Tuesday, September 25, 2012

Israel says it has helped Jordan's nuclear power program

Two weeks ago, King Abdullah of Jordan claimed that Israel was secretly frustrating his plans to build a nuclear power plant for desalination.

"Strong opposition to Jordan's nuclear energy programme is coming from Israel," the king said.

"When we started going down the road of nuclear energy for peaceful purposes, we approached some highly responsible countries to work with us. And pretty soon we realised that Israel was putting pressure on those countries to disrupt any cooperation with us."
Israel seems to have proven that the king is not being very truthful:
Israel has provided the Kingdom with material assistance to build Jordan's civilian nuclear energy program, Israeli daily Haaretz reported on Sunday.

Israeli official statements to the newspaper came after King Abdullah accused Israel of thwarting Jordan's nuclear program, saying it has not intervened and has even provided the Kingdom with material assistance.

...The Israeli delegation [at a regional conference] decided it needed to respond officially. So a paragraph on the subject was added to the speech that Shaul Chorev, head of the IAEC, delivered at the conference: "With regards to Jordan's civilian nuclear program, I wish to emphasize that Israel supports the use of nuclear power by its neighbors, to meet their energy and water needs," he said.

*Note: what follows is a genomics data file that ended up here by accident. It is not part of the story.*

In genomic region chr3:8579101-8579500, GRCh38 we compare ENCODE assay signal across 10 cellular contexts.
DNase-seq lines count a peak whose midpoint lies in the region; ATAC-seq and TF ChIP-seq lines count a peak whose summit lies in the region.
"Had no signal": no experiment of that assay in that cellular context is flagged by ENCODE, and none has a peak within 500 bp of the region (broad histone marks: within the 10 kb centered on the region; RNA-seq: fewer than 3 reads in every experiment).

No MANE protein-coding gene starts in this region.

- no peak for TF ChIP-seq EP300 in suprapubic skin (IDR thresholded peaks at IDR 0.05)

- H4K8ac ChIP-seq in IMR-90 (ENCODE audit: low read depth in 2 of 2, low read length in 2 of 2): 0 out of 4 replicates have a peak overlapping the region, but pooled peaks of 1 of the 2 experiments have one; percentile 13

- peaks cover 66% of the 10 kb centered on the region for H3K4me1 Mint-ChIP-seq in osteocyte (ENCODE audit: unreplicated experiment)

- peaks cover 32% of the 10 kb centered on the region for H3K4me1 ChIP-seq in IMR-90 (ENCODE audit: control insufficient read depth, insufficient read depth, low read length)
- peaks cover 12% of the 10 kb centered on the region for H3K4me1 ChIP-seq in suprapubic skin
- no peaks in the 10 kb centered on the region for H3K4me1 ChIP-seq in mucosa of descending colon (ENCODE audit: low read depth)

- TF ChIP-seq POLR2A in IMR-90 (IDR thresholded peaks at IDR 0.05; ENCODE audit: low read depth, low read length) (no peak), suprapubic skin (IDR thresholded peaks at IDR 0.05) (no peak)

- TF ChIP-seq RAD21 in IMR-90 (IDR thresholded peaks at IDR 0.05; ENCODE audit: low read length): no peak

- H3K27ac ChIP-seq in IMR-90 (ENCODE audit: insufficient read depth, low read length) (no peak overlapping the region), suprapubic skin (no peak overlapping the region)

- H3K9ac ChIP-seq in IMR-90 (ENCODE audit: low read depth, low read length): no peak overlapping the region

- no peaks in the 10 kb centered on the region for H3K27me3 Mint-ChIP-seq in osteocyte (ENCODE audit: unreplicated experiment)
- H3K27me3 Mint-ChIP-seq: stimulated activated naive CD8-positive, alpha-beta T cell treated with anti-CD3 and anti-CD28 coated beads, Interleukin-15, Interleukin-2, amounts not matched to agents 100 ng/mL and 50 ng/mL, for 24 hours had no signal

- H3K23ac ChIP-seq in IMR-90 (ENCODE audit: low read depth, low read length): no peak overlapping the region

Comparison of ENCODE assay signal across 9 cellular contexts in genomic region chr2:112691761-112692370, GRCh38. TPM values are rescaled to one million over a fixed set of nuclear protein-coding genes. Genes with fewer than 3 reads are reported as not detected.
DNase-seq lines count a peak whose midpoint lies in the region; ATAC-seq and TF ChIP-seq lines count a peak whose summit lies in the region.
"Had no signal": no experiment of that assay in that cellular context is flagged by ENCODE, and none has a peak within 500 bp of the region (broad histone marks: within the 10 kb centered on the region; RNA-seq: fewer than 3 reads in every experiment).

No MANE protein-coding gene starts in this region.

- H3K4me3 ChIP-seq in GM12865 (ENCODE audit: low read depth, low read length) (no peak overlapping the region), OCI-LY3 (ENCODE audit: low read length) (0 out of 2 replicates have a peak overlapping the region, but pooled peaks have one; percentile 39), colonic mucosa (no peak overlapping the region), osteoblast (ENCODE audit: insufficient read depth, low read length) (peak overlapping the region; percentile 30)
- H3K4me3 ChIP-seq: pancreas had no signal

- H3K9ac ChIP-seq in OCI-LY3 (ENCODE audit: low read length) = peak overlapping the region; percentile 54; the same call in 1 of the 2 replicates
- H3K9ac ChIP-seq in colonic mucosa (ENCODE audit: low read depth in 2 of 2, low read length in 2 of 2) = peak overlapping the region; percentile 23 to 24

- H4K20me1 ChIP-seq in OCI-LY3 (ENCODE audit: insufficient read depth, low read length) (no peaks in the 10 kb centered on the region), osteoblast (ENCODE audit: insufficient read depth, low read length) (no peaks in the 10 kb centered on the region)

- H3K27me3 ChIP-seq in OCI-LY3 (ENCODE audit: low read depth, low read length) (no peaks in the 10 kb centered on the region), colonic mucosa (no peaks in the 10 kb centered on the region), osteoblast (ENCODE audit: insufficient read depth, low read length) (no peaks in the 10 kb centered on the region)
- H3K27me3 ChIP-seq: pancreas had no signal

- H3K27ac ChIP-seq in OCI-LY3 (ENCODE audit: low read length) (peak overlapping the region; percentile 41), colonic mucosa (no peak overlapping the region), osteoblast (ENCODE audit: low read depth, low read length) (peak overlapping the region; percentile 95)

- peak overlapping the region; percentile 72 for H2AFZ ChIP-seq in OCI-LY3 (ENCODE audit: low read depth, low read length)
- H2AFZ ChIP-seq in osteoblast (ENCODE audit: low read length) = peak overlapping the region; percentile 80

"Israel believes in the peaceful use of nuclear energy in the Middle East, as long as states fully honor their international nonproliferation obligations," he continued. "As for the selection of Jordan's nuclear power site, Israel also provided comprehensive geological data to the Kingdom upon its request."

Danieli said on Saturday that Jordan officially informed Israel in 2010 that it was considering building a nuclear power plant near Aqaba, both to produce electricity and to help it desalinate water. It then asked Israel for geological data about the area, which Israel supplied.

"We told them we had a lot of data from the Geophysical Institute, which did a comprehensive study of the Eilat region and the Gulf of Aqaba as part of its preparations for the possibility of an earthquake, and we gave them all the material," Danieli said. "The material we sent, together with other considerations on the Jordanians' part, caused them to change their minds and move the reactor site from Aqaba to the area north of Amman.